Wednesday, 15 February 2012

The Limping Ghost of Winchester

I came to Winchester Cathedral on a bright spring day when there was still a hint of winter in the chill breeze. Office workers and shop staff were munching on sandwiches in the Cathedral Close and on the Green in front of the great West Front. There were some tourists too, but they were intent on getting into the Cathedral, or out again and on to the next tourist site.

Most of the sandwich scoffers knew little or nothing of the ghostly monk. Though one young woman ventured “Oh, yeah. Some chap took a photo of the ghost in the Cathedral. I’ve seen it in a book.” This, in fact, was a quite different ghost entirely - of a medieval workman, but that is another story.

Finally, I found someone who knew of the spectral cathedral monk. “My brother saw it  once,” declared a middle aged gent in a well-cut tweed jacket. “Nothing very frightening about it though. Just a monk walking to the cathedral. He limps, I think. He didn’t even have his head under his arm.” But then very few ghosts do appear as the popular stories would have us imagine. When was this? “Oh some years ago now. The 1970s? Could be, could be.”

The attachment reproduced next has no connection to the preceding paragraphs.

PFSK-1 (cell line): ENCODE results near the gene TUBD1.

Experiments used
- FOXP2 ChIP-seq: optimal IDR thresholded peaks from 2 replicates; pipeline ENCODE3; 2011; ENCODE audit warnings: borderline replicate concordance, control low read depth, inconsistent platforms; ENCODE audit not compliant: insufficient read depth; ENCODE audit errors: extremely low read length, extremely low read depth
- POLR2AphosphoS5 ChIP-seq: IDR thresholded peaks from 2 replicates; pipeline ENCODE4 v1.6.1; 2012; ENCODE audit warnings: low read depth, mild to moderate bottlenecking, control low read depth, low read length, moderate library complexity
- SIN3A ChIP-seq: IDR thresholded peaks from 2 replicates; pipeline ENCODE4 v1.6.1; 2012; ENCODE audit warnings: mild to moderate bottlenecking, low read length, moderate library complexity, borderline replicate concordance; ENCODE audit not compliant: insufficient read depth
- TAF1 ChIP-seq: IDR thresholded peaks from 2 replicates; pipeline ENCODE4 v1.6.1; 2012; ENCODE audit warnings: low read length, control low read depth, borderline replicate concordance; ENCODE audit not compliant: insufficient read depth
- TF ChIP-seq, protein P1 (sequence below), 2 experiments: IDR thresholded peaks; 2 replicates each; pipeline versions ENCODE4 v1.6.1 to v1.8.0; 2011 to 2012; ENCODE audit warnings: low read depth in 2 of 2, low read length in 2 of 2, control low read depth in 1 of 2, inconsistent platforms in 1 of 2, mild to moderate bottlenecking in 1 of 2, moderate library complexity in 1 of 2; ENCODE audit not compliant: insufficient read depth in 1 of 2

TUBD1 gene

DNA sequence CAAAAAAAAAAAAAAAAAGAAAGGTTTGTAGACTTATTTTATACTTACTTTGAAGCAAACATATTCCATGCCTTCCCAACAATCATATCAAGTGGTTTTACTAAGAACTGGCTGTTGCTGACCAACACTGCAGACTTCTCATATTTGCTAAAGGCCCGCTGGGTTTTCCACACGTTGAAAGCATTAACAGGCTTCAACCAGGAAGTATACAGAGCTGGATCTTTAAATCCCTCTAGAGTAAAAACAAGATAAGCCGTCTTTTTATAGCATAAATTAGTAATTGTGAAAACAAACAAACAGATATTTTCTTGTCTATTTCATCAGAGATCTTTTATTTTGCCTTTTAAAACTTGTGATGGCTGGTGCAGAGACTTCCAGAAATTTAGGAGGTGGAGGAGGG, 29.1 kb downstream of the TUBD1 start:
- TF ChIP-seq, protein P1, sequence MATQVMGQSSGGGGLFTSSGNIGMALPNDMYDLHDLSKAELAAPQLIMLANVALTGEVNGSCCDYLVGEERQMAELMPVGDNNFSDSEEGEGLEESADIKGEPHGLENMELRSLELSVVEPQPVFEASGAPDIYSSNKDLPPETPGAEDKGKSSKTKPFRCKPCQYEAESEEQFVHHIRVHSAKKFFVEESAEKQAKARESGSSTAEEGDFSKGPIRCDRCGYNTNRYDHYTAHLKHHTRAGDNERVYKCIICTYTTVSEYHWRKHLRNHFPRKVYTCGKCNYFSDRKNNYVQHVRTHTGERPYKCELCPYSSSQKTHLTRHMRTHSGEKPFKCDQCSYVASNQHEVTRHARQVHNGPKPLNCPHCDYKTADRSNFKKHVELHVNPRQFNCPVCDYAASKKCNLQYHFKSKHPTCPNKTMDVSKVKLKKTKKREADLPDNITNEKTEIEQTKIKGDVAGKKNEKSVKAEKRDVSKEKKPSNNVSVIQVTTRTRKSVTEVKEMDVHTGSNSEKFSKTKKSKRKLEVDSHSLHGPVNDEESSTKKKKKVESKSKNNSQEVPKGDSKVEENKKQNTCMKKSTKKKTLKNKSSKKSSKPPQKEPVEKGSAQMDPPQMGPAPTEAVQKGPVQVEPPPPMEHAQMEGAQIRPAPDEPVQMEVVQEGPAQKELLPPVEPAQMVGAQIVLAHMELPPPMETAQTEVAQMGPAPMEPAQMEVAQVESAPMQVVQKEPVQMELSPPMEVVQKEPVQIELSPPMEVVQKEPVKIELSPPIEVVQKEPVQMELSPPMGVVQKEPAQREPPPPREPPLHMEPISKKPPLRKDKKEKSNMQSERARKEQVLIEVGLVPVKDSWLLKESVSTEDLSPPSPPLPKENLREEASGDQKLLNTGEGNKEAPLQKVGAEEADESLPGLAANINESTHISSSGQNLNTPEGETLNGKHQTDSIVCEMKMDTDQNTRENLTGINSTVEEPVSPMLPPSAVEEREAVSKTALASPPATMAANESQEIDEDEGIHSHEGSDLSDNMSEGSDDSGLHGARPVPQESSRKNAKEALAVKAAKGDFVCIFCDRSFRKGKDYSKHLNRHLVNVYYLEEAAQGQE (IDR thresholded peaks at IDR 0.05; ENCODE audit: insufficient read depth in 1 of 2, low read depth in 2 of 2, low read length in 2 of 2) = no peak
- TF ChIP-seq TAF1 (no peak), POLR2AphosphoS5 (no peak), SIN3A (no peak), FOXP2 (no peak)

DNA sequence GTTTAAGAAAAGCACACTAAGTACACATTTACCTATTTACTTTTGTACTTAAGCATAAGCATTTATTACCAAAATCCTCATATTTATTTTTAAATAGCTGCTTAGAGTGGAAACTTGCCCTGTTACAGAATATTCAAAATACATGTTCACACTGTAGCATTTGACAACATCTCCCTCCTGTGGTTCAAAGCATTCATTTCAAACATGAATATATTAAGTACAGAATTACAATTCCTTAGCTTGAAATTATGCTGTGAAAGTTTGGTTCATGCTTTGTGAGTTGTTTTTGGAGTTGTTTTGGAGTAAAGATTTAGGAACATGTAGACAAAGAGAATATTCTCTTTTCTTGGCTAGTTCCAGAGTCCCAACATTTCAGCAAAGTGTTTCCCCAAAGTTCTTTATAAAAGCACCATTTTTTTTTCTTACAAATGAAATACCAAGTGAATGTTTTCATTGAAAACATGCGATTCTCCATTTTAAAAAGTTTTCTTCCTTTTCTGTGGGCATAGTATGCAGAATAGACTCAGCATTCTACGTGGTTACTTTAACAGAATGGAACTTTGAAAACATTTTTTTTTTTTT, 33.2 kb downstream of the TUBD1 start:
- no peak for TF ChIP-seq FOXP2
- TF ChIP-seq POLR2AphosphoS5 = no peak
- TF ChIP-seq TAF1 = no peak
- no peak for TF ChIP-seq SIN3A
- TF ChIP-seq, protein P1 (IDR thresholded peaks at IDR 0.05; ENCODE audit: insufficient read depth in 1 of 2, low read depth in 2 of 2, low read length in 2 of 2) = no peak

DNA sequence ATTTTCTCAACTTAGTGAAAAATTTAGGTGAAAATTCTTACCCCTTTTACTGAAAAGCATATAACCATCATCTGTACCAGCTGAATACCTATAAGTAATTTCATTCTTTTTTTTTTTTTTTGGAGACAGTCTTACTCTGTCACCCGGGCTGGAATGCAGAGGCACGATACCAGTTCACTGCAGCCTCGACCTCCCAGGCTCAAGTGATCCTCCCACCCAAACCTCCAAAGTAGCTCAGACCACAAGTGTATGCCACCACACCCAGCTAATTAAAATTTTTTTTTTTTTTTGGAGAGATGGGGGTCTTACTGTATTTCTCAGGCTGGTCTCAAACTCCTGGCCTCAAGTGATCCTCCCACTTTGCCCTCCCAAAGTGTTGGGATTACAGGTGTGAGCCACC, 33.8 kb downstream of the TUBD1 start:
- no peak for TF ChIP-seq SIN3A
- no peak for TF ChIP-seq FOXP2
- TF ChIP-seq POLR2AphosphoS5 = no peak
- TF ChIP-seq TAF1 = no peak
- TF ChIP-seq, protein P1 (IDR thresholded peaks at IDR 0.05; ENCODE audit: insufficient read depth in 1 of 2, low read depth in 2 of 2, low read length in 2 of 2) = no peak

Quite how old the phantom might be is rather unclear. Winchester Cathedral is one of the oldest religious foundations in England. As the centre of the old Kingdom of Wessex, Winchester was the home of the kingdom’s most prestigious religious building since the conversion of Wessex in the 7th century. The foundations of the early English cathedral can be seen traced out on the green beside the present building.

The mighty cathedral we see today was largely the work of the Normans, who tore down the old church and erected their own to mark in majestic stone the start of the new regime. The church was extended in the 13th century and in the 14th was remodelled in the then fashionable Perpendicular Gothic. Throughout all this time, the Cathedral was served by monks. Only after Henry VIII’s Dissolution in the 16th century did the monks leave the cathedral to the clergy. In theory the phantom monk might date back to any century from the 7th to the 16th.

But there is one clue. During one of the periods of alterations that take place around the cathedral from time to time a number of burials were unearthed in what is now a private garden, but was evidently then part of the cathedral precincts. The bodies were all male and date to about the 14th century. They were probably monks.

What does this have to do with our phantom? Well, one of the bodies had a grossly deformed arthritic right knee. It would have given him a very bad limp.

from HAUNTED HAMPSHIRE by Rupert Matthews

1 comment:

  1. Hello been doing security for 2 months over night for the ice rink in the close and i have not seen this ghost, i'm not saying it's false maybe next year i'll investigate more.